Burbank residents say proposed bus lane will increase congestion on busy thoroughfare

Thursday, March 28, 2024
Burbank residents say proposed bus lane will increase congestion
A proposed LA Metro project in Burbank would dedicate a bus lane along Olive Avenue. It's a plan some residents say would increase congestion.

BURBANK, Calif. (KABC) -- The city of Burbank is pumping the brakes on the controversial bus lane proposed for busy Olive Avenue, taking more time to make a final decision.

"We can't rush to a decision here, and I think at the end of the day, I'm more encouraged than ever," said Burbank Mayor Nick Schultz.

The main thoroughfare in Burbank has been the center of controversy in town since word got around that the often busy two lane road could transform into one lane for cars and one dedicated for buses in both directions.

It's part of a bigger plan to create a Bus Rapid Transit Line that connects the Red and Orange Lines in West Hollywood to the Gold Line in Pasadena with Burbank right in the middle.

"To remove a lane would be detrimental to us, as a business. I hope our City Council will back the constituents and rally for us, because it's going to be a major issue on Olive Avenue, not only for residents and business owners, it's going to be a problem for all the streets next to Olive," said Karen Ross, who owns the Tallyrand restaurant on West Olive Avenue. Ross says she's concerned a dedicated bus lane will cause congestion that would impact her restaurant and other businesses on this two-mile stretch.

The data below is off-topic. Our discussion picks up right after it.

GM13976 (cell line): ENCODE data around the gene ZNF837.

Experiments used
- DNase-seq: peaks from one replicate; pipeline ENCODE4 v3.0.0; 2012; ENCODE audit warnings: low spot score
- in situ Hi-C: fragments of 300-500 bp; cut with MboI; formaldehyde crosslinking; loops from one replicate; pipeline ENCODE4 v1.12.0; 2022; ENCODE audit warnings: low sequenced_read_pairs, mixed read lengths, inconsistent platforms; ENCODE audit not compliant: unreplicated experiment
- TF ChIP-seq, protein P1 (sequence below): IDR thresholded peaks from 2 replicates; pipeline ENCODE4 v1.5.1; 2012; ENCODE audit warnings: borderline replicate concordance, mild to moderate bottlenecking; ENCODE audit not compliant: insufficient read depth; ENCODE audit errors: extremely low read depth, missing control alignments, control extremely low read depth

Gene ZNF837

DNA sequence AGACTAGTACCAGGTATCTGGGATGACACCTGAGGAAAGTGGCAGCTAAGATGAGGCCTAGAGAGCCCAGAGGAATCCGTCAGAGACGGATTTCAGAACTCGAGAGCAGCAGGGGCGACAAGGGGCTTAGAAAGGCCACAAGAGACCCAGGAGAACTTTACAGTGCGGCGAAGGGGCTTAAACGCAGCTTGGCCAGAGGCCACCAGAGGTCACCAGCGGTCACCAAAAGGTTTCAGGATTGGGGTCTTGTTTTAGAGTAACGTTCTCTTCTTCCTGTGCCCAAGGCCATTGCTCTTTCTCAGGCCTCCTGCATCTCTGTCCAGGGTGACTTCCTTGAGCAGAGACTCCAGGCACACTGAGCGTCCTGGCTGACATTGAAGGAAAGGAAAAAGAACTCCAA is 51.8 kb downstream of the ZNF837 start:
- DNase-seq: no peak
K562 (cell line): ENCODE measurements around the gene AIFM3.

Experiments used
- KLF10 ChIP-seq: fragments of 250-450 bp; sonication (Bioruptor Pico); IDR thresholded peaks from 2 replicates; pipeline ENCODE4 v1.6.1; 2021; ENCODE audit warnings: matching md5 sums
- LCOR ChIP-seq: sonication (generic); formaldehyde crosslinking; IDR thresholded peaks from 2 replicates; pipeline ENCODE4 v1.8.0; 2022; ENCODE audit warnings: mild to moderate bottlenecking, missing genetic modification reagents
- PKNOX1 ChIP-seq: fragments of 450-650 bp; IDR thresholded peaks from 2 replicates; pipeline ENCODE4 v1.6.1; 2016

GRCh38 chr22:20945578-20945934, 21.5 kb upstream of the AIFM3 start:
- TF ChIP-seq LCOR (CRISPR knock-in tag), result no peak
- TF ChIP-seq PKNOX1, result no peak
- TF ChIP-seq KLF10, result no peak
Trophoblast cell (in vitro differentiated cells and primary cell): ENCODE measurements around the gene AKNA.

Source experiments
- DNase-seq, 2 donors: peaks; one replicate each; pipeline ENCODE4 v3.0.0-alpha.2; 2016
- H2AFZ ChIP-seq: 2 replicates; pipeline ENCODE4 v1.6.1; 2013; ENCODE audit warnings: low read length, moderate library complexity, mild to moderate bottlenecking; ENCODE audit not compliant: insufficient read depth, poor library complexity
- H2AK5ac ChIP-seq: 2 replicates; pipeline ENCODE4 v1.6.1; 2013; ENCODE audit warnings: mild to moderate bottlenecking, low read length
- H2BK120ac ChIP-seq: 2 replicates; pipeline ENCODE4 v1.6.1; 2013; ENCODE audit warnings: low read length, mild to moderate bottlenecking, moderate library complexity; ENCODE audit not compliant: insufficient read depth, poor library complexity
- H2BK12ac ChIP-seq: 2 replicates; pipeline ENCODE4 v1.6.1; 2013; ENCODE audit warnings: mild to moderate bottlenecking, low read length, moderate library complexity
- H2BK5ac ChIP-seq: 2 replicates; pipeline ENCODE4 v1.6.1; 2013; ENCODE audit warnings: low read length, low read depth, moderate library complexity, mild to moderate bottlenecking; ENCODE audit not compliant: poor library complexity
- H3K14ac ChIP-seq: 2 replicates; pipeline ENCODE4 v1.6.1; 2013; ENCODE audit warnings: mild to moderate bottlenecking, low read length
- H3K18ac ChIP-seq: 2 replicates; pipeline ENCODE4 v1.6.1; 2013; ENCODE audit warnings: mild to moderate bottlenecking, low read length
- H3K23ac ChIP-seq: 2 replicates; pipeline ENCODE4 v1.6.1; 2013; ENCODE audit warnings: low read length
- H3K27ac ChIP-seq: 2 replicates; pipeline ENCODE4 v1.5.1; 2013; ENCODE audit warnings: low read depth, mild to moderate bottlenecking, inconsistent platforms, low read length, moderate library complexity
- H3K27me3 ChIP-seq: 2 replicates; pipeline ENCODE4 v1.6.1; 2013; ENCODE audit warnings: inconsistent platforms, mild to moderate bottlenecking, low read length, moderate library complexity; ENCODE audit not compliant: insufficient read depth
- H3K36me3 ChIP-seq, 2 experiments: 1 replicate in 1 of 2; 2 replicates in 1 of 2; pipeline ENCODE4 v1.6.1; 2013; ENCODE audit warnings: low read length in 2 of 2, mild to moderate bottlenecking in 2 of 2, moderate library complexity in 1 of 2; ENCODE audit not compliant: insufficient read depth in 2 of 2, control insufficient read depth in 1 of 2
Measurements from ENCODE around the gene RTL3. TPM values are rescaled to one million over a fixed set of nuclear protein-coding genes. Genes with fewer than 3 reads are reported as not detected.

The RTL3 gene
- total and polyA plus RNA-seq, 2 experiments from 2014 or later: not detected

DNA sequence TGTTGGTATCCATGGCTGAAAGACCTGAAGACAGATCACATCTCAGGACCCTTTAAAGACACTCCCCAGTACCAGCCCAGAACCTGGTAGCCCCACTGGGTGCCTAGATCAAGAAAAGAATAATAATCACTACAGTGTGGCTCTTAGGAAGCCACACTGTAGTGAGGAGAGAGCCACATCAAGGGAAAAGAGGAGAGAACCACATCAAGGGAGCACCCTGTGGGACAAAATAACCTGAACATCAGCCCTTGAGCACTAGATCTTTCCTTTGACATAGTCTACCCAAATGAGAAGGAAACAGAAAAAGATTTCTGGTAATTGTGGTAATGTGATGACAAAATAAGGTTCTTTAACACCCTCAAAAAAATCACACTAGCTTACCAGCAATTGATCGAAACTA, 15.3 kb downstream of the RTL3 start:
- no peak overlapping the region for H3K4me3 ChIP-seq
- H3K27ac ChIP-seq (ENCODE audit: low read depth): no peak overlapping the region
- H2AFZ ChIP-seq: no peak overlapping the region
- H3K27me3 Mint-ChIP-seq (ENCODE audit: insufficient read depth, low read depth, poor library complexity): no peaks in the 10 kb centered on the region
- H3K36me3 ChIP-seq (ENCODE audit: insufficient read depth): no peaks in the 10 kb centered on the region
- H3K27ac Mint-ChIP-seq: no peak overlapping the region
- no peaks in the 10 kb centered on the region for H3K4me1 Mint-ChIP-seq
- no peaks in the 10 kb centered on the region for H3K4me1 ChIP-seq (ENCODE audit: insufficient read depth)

The bus lane battle took center stage at Tuesday's City Council meeting, with supporters and opponents both in attendance.

The meeting lasted more than seven hours, and ended with no clear answer on whether Olive Avenue will undergo changes.

Burbank isn't the only place bracing for change. A 5.6-mile dedicated bus and bike lane just debuted on Sepulveda in the valley, and the city of Los Angeles now has 51 miles of dedicated bus lanes with another 31 miles scheduled to open this year.

Schultz understands the lack of a definitive decision isn't what residents were hoping for right now, but since the city of Burbank, not Metro, gets the final call, he believes buying time should be looked at as a good thing.

The mayor urged residents to not be dissuaded or discouraged, adding "I actually view this as positive progress. Stay tuned. Stay engaged. Keep coming to us and to Metro and let us know what you want to see with this project."